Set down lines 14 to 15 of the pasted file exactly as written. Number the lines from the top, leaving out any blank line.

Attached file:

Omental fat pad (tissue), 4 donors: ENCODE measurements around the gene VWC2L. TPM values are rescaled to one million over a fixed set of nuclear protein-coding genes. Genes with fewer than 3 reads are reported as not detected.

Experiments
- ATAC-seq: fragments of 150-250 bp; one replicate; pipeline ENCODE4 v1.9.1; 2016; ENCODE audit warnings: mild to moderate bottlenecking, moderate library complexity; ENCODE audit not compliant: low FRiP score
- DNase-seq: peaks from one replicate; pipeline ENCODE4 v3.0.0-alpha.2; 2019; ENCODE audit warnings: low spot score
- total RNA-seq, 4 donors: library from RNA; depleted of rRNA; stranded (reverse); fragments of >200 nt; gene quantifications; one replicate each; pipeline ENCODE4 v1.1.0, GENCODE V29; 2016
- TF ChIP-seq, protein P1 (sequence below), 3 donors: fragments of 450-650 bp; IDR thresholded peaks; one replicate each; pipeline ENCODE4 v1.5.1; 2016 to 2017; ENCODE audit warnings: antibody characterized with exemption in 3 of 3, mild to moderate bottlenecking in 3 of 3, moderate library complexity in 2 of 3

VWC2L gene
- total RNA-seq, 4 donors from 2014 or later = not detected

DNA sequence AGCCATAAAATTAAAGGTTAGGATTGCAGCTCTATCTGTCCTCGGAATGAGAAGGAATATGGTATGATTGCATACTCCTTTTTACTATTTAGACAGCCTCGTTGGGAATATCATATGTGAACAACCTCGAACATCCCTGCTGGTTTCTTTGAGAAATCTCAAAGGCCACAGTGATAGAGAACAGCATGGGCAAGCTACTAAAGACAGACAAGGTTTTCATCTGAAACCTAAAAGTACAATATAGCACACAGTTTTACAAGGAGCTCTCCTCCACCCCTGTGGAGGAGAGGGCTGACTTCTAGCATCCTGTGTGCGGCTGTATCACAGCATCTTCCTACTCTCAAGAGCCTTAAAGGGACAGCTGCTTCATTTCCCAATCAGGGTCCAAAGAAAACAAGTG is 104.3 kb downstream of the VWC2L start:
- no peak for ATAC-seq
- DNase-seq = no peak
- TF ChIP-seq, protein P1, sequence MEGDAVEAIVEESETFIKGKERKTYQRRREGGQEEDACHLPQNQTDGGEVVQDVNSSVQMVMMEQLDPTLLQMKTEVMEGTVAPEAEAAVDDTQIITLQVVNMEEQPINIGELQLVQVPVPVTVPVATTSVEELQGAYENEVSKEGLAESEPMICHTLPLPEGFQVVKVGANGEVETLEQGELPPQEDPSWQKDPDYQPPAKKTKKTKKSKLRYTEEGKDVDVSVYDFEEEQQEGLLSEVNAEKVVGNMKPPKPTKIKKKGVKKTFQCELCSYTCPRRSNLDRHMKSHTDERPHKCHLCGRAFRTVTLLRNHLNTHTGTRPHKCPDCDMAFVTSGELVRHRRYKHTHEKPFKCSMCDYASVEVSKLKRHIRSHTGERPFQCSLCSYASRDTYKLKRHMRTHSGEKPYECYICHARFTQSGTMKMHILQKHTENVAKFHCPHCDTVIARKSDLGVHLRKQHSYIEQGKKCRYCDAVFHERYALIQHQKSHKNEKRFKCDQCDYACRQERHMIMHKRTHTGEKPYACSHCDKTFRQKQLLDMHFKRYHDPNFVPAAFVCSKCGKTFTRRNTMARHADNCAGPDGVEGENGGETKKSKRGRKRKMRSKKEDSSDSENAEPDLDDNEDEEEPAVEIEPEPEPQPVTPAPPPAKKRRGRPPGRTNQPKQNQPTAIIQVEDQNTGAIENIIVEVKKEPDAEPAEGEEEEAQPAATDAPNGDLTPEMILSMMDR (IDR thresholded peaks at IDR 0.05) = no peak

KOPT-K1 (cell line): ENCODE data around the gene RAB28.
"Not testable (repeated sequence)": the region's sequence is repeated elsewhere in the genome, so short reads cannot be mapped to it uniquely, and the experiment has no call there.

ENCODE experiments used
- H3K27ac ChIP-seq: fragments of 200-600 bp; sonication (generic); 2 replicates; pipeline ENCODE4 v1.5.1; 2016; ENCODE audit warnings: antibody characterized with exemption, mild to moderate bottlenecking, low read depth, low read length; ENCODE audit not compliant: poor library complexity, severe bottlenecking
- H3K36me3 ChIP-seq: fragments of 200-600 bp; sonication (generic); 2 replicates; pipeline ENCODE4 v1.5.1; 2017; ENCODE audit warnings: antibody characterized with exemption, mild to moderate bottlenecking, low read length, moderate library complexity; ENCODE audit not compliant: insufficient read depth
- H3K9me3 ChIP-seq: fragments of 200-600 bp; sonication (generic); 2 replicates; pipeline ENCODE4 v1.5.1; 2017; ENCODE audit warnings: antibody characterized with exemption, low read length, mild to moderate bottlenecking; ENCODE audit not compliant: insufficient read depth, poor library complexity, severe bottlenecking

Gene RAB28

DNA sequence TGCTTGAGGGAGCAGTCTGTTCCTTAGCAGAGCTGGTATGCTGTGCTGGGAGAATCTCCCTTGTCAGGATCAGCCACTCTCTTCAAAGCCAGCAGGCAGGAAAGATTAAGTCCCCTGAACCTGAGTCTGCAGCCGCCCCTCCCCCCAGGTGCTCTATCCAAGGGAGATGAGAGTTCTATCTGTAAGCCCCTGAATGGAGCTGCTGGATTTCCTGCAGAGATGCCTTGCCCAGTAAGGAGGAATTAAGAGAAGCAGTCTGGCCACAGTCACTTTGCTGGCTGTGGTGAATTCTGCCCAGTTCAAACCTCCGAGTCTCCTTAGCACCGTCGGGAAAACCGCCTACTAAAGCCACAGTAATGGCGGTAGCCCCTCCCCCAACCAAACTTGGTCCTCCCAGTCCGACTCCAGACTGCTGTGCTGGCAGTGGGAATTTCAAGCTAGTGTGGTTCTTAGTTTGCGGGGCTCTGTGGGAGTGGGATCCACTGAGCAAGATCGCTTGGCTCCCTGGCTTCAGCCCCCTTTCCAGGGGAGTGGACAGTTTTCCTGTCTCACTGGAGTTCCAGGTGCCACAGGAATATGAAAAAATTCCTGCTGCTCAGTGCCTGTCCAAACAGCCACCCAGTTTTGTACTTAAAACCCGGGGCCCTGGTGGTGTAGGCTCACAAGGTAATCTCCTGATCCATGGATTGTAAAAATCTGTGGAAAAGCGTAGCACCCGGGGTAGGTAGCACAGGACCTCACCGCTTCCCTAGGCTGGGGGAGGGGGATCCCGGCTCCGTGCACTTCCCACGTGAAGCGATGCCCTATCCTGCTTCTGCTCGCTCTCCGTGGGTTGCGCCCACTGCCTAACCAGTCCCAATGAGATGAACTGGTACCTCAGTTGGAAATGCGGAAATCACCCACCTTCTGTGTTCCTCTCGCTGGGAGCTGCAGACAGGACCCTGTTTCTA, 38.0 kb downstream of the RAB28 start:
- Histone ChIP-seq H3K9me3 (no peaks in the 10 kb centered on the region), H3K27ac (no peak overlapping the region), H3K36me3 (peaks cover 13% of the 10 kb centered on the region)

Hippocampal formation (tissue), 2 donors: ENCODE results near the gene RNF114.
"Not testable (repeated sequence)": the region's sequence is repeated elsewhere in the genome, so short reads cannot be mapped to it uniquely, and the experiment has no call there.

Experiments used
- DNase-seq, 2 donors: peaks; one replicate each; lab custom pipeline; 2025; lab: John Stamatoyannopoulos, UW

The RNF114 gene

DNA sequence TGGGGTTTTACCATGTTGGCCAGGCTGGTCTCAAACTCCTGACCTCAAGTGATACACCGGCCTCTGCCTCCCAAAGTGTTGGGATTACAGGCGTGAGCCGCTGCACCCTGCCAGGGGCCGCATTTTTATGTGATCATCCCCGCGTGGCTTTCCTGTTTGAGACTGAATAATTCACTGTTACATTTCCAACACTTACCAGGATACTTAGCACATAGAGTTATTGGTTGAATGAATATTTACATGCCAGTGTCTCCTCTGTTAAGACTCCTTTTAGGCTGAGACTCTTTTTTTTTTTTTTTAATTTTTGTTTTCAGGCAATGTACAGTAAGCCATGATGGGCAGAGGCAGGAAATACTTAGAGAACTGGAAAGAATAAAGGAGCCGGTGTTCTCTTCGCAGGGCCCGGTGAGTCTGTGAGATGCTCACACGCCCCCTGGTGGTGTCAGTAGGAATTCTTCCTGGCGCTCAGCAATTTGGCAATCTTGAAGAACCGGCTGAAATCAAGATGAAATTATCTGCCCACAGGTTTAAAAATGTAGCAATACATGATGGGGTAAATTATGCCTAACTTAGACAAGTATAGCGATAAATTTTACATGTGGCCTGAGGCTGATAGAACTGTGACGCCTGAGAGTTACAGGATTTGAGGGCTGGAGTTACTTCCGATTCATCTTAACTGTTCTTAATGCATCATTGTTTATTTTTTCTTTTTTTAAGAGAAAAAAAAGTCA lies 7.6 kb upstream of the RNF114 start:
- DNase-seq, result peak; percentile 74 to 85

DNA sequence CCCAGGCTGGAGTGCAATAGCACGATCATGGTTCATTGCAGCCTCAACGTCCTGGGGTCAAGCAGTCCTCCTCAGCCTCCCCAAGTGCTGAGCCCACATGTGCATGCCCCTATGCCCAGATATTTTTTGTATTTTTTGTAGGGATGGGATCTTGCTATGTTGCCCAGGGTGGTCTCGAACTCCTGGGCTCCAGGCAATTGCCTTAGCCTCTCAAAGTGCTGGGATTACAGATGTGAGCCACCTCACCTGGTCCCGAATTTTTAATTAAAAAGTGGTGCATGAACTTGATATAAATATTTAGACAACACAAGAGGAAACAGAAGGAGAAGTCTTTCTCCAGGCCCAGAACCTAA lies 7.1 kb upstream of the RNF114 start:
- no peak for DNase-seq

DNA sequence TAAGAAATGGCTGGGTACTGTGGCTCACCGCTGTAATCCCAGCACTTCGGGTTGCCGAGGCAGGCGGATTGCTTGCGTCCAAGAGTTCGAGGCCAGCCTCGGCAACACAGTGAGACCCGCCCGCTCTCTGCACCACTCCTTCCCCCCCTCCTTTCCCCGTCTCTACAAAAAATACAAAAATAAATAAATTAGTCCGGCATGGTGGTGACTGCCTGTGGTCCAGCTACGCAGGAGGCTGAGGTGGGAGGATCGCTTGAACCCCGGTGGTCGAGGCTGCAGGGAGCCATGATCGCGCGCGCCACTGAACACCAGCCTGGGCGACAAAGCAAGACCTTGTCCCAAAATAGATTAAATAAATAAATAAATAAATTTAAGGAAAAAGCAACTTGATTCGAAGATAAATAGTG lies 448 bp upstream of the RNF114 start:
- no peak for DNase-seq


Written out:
"Not testable (repeated sequence)": the region's sequence is repeated elsewhere in the genome, so short reads cannot be mapped to it uniquely, and the experiment has no call there.

ENCODE experiments used